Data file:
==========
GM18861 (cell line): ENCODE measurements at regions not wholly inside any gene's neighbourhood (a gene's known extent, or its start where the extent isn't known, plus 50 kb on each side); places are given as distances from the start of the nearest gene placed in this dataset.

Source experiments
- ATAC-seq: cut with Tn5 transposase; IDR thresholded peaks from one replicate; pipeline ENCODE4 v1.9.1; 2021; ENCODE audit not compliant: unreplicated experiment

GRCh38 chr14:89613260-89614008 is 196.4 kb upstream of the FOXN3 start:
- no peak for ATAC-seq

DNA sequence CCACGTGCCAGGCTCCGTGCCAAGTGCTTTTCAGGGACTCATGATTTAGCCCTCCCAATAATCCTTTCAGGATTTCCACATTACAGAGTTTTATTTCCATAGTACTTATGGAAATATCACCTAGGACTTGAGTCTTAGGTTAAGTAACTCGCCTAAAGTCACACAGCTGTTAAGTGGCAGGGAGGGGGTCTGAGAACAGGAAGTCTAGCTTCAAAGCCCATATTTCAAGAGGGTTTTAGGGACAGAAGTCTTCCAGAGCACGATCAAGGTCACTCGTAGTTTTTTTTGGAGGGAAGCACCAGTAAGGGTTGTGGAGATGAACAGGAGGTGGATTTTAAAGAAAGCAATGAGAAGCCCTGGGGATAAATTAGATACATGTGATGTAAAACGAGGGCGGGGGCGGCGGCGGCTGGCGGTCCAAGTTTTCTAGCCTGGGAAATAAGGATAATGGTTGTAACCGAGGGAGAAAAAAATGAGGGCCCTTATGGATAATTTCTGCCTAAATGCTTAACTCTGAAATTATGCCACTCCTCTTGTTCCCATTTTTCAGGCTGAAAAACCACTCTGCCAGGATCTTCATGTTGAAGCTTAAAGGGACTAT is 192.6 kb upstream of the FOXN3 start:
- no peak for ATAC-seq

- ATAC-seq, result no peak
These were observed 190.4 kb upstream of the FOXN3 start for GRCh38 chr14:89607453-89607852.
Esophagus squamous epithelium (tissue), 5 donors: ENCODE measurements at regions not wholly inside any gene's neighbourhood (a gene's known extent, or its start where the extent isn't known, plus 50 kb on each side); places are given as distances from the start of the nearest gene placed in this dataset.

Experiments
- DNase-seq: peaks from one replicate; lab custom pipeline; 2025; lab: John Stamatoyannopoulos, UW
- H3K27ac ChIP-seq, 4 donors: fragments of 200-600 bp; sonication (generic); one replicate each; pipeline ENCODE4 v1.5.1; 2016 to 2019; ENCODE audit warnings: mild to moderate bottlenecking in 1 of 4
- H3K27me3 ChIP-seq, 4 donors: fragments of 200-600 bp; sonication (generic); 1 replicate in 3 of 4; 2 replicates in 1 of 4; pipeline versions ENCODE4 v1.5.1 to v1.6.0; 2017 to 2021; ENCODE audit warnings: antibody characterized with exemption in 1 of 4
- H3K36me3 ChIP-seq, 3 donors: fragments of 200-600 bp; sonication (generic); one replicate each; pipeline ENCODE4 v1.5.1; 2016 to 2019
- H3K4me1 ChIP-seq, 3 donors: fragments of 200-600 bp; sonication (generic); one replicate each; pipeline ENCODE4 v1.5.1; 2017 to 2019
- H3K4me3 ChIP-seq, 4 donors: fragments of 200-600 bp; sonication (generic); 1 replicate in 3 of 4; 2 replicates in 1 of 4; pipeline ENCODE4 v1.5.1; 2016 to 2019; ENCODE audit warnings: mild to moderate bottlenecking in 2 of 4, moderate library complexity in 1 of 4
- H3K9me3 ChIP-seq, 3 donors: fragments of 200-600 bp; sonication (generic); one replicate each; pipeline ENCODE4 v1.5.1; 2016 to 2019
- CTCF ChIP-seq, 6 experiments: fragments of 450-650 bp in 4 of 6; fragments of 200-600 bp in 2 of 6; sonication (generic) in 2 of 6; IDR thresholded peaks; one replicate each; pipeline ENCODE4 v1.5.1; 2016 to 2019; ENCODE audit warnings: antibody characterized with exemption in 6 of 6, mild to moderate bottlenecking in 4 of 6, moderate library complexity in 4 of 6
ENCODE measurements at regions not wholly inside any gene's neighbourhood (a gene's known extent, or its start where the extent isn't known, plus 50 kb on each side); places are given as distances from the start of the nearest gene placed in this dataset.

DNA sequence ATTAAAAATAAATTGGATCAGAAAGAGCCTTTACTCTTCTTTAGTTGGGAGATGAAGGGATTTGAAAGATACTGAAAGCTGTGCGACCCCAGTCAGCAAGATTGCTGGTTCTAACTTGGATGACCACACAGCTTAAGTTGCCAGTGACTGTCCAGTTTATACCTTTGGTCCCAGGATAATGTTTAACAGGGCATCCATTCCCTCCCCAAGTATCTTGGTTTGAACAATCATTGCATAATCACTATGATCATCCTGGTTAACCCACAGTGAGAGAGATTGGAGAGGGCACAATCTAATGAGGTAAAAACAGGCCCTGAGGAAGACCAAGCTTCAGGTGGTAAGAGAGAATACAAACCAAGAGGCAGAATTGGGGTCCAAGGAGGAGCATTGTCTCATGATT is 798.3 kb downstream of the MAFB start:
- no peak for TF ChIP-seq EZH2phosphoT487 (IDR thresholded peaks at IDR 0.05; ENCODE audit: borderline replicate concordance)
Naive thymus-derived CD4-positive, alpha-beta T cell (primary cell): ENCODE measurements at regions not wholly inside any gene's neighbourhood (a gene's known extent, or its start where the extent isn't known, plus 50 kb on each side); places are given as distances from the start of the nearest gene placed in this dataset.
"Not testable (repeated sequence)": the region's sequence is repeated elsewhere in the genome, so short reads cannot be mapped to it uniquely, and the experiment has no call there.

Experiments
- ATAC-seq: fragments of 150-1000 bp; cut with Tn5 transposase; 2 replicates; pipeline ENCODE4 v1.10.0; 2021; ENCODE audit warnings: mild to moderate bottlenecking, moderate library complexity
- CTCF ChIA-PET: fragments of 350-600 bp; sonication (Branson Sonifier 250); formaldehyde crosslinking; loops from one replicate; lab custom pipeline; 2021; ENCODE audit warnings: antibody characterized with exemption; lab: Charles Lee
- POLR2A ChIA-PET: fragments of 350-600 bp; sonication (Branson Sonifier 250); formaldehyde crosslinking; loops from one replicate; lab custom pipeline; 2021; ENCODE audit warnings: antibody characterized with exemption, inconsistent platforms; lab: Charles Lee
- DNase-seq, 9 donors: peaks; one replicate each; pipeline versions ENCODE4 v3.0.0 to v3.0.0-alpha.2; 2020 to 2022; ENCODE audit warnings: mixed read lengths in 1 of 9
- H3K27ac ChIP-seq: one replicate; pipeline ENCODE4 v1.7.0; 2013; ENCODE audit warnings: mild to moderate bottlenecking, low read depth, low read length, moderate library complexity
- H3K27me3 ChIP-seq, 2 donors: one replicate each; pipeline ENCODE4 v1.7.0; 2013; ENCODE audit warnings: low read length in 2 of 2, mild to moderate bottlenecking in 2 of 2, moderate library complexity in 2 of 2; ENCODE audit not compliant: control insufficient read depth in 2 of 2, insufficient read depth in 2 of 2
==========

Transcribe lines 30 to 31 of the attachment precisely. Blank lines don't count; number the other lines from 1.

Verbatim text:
- H3K27ac ChIP-seq: one replicate; pipeline ENCODE4 v1.7.0; 2013; ENCODE audit warnings: mild to moderate bottlenecking, low read depth, low read length, moderate library complexity
- H3K27me3 ChIP-seq, 2 donors: one replicate each; pipeline ENCODE4 v1.7.0; 2013; ENCODE audit warnings: low read length in 2 of 2, mild to moderate bottlenecking in 2 of 2, moderate library complexity in 2 of 2; ENCODE audit not compliant: control insufficient read depth in 2 of 2, insufficient read depth in 2 of 2